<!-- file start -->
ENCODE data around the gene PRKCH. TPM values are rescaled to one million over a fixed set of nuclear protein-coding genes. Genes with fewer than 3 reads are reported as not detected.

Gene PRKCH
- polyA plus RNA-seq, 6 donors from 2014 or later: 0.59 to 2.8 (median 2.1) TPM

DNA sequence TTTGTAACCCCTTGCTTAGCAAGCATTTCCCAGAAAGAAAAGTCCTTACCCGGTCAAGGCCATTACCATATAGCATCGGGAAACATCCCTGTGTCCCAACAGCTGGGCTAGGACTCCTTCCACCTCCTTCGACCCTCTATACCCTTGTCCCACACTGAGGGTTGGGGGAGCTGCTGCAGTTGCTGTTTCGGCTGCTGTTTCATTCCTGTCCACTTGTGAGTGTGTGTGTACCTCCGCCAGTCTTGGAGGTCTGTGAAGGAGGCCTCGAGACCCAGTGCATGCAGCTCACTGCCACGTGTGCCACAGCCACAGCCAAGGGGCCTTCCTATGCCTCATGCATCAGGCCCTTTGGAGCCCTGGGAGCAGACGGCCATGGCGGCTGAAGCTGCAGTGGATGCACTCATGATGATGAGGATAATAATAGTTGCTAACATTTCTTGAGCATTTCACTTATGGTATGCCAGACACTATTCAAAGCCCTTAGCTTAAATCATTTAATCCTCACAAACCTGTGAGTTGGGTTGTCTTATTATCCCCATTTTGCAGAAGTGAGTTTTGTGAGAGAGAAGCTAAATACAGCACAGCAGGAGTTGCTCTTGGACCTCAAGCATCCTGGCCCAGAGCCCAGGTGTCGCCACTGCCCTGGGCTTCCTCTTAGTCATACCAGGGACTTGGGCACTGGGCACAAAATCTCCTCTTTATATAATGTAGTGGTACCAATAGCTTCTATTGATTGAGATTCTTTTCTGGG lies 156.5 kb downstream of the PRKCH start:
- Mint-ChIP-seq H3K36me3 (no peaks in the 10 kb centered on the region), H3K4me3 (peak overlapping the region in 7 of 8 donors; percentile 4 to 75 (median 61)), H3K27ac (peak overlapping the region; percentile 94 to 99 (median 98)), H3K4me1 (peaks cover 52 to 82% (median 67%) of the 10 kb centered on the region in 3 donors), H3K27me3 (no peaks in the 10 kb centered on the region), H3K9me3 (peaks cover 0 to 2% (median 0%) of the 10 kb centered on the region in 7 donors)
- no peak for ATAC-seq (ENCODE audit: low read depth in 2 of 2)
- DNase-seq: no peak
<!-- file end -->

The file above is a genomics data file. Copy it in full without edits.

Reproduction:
ENCODE data around the gene PRKCH. TPM values are rescaled to one million over a fixed set of nuclear protein-coding genes. Genes with fewer than 3 reads are reported as not detected.

Gene PRKCH
- polyA plus RNA-seq, 6 donors from 2014 or later: 0.59 to 2.8 (median 2.1) TPM

DNA sequence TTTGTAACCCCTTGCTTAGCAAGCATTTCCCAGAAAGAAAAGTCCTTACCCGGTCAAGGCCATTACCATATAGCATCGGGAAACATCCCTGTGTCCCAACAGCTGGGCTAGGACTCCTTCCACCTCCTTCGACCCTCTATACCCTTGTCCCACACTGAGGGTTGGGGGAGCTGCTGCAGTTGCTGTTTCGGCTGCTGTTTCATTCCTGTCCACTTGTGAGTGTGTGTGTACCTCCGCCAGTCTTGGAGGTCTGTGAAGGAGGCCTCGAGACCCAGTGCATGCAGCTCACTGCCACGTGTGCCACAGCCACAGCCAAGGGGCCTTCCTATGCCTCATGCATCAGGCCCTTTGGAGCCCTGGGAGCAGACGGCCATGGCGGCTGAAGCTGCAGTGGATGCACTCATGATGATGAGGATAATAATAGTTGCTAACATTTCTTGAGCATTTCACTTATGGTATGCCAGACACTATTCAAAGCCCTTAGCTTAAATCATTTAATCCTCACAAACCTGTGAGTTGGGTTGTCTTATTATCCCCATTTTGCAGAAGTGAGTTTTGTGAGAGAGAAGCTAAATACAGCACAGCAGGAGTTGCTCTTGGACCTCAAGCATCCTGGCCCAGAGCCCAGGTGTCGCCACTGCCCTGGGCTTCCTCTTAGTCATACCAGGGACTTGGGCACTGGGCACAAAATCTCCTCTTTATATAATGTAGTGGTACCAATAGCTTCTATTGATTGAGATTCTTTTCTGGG lies 156.5 kb downstream of the PRKCH start:
- Mint-ChIP-seq H3K36me3 (no peaks in the 10 kb centered on the region), H3K4me3 (peak overlapping the region in 7 of 8 donors; percentile 4 to 75 (median 61)), H3K27ac (peak overlapping the region; percentile 94 to 99 (median 98)), H3K4me1 (peaks cover 52 to 82% (median 67%) of the 10 kb centered on the region in 3 donors), H3K27me3 (no peaks in the 10 kb centered on the region), H3K9me3 (peaks cover 0 to 2% (median 0%) of the 10 kb centered on the region in 7 donors)
- no peak for ATAC-seq (ENCODE audit: low read depth in 2 of 2)
- DNase-seq: no peak